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Steps to Consider when Investing in Emerging Markets


Steps to Consider when Investing in Emerging Markets

Stephen Wunker shares an older but relevant and interesting post published in Forbes that identifies lessons to be learned when investing in emerging markets.

Largely due to the huge corruption cover-up unearthed by the New York Times, Wal-Mart and Wal-Mart de Mexico have lost over $20 billion in value over the past two days.  That’s an expensive lesson about the perils of corruption in emerging markets.  Yet these countries offer tremendous growth prospects, and corruption may be ingrained into everyday business dealings.  How can companies deal with it?

I once managed a Zambian subsidiary of the pan-African cellular network Celtel.  Even in our most challenging environments, such as DR Congo, the company won consistent praise for its honest dealings and abstention from corrupt practices.  Celtel and other firms that succeed in these settings offer four lessons:

A big company that stayed clean

A big company that stayed clean

  1. Plot Your Strategy– A company defending itself against the demands of corrupt politicians has powers that compromised firms do not.  One of the first priorities for a new Celtel country director would be to befriend the embassies of our headquarters countries.  A call from an Ambassador could do wonders to halt shake-downs in progress.  Then we would meet officials for dinner, again and again.  A wide network of friends in government, who often could be rivals of each other, would help to stop any one ministry from acting too aggressively.  If all else failed, a convenient leak to the press could derail some schemes.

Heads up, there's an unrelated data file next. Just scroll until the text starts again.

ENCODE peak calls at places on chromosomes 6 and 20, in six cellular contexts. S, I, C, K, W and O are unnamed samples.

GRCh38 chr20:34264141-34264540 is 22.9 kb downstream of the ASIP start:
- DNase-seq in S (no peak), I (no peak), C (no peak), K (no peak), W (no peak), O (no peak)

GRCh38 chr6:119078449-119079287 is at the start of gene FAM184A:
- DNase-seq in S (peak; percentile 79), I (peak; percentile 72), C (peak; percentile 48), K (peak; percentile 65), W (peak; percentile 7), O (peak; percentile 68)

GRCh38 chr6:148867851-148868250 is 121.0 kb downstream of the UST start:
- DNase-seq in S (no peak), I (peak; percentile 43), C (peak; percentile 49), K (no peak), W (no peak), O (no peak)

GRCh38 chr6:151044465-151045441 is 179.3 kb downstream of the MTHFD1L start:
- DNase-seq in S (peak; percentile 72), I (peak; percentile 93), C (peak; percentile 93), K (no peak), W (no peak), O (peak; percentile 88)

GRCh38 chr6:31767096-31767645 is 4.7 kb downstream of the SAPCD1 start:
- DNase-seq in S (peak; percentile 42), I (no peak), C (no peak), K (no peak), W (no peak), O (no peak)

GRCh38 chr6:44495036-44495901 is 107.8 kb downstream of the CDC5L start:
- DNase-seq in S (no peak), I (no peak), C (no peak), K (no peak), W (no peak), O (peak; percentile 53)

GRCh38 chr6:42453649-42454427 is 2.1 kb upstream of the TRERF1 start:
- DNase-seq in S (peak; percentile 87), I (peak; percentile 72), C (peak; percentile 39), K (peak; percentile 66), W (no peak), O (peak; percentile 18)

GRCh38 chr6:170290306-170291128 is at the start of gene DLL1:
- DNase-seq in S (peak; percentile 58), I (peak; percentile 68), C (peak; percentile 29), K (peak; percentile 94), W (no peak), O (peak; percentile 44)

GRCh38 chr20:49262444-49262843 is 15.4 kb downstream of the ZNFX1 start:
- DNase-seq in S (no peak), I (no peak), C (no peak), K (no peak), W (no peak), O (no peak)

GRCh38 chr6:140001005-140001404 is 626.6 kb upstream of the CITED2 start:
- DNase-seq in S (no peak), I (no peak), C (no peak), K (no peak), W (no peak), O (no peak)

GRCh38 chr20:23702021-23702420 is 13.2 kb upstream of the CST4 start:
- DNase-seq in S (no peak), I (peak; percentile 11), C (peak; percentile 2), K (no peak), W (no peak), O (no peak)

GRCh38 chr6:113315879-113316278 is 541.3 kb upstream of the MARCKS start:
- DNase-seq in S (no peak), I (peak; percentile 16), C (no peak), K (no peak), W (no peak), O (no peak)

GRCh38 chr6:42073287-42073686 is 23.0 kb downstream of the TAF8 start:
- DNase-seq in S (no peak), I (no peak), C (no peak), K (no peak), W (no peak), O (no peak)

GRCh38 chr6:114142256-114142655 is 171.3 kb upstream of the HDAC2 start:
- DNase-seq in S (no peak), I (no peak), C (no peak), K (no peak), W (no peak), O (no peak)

2. Have the Right Business Partners — In some countries, it is impossible to get anything done without making small payments here and there.  Your office furniture will never get beyond the port.  This is why many Western firms go into business with local business partners who earn their equity through making sure these everyday things get taken care of.

There is a difference between partners that get everyday things done and outsourcing corruption to a third party.  If the partner is making significant payments, top officials will draw few distinctions between the local firm and the Western one.  The advantages of previous principled stands will melt away.


Key points include:

  • Administrative concerns
  • Appetite for risk
  • Containing risk


Read the full article, Four Lessons for Wal-Mart on Corruption in Emerging Markets, on